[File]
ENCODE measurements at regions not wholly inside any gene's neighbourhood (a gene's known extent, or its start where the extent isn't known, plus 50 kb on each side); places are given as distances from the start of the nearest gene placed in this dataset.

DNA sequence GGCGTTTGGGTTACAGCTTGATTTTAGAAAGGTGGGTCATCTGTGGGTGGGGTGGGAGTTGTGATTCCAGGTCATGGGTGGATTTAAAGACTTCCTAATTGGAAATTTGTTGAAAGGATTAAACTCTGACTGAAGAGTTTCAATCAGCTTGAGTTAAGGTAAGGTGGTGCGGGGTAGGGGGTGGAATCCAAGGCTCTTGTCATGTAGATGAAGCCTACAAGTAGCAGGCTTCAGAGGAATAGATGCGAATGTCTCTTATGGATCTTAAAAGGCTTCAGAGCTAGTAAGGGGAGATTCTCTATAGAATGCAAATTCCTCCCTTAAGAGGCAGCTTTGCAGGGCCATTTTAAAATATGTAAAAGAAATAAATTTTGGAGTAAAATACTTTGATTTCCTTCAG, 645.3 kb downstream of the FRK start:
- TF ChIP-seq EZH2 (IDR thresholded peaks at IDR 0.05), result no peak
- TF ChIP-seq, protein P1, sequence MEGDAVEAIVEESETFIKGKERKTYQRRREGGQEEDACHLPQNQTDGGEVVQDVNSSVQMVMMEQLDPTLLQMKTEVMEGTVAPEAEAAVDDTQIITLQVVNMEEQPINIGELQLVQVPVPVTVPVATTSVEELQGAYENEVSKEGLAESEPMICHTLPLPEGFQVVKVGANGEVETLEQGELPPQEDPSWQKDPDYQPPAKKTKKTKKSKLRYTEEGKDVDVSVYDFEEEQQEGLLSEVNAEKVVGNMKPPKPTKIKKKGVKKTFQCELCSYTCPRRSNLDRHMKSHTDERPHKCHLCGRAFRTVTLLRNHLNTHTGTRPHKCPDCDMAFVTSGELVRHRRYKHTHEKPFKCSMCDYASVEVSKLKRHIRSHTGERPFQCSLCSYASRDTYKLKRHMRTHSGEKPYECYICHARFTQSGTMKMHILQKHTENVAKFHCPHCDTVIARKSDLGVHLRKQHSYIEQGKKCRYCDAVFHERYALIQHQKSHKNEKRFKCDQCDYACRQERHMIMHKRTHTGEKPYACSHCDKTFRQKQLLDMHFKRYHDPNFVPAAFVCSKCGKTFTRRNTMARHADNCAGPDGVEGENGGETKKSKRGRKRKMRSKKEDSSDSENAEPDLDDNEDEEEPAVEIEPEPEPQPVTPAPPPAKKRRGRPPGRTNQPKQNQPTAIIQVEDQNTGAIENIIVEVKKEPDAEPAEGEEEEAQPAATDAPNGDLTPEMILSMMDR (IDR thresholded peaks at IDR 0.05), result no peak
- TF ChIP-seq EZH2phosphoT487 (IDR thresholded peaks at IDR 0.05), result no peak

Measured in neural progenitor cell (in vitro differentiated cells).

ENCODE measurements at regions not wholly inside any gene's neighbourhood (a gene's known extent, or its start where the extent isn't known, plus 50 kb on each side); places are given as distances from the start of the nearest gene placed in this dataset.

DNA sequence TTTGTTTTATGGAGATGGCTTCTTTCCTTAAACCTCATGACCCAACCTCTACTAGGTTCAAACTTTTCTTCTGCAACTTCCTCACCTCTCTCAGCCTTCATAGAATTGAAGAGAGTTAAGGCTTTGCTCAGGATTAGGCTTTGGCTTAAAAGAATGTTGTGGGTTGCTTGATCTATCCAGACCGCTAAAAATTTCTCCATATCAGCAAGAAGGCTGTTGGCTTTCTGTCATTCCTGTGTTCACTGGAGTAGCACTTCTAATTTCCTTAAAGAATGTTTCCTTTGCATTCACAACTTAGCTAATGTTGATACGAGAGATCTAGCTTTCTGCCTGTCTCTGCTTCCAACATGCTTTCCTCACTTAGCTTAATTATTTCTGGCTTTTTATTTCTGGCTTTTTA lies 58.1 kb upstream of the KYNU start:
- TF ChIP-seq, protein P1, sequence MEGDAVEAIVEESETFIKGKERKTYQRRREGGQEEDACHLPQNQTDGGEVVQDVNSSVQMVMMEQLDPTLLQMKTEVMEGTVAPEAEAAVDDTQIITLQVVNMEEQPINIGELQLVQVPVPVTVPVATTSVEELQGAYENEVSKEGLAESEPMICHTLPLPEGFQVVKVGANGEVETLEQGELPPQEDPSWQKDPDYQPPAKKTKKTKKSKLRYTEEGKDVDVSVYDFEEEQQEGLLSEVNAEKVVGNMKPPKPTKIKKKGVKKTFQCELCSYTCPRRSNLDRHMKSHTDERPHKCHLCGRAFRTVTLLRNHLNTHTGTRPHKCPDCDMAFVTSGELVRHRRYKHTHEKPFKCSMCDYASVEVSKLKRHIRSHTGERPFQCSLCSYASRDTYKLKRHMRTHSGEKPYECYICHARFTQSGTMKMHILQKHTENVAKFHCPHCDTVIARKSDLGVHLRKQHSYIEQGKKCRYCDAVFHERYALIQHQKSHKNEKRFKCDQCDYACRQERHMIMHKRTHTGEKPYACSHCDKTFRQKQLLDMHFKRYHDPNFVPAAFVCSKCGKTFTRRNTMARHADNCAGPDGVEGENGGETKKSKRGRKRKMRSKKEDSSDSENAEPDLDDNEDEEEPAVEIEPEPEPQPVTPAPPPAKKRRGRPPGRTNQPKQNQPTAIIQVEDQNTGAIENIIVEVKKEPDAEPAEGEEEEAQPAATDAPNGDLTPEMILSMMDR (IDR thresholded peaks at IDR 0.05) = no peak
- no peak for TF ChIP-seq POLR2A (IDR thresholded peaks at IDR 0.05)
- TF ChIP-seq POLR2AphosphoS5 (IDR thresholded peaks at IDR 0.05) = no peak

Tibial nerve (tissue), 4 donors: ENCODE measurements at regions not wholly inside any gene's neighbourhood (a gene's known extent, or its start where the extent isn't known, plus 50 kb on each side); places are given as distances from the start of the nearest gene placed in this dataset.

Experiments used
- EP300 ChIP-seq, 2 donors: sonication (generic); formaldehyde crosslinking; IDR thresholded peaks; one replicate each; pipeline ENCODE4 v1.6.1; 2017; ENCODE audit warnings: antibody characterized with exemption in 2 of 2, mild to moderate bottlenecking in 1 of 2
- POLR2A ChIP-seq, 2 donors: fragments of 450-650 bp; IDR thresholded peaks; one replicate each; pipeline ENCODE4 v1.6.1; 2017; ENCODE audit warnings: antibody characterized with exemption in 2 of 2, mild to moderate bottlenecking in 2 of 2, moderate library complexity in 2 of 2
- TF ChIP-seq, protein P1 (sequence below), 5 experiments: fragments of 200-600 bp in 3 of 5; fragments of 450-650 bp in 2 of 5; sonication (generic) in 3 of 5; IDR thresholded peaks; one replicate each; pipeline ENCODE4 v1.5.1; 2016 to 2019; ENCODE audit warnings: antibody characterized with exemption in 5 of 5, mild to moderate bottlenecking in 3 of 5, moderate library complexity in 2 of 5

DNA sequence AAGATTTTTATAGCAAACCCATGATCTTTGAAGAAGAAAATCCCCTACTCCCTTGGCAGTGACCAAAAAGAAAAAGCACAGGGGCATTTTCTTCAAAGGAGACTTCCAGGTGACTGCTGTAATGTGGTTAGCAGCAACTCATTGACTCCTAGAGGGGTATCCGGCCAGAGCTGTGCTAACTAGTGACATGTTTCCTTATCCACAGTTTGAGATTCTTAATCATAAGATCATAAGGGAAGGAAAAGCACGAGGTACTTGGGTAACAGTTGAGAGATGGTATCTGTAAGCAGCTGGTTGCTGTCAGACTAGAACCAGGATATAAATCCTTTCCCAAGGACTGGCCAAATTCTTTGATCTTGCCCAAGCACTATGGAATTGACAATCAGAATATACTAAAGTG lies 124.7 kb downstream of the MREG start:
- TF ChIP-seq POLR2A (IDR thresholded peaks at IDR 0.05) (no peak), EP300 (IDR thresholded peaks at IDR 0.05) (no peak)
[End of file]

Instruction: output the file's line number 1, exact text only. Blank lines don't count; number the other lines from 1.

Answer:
ENCODE measurements at regions not wholly inside any gene's neighbourhood (a gene's known extent, or its start where the extent isn't known, plus 50 kb on each side); places are given as distances from the start of the nearest gene placed in this dataset.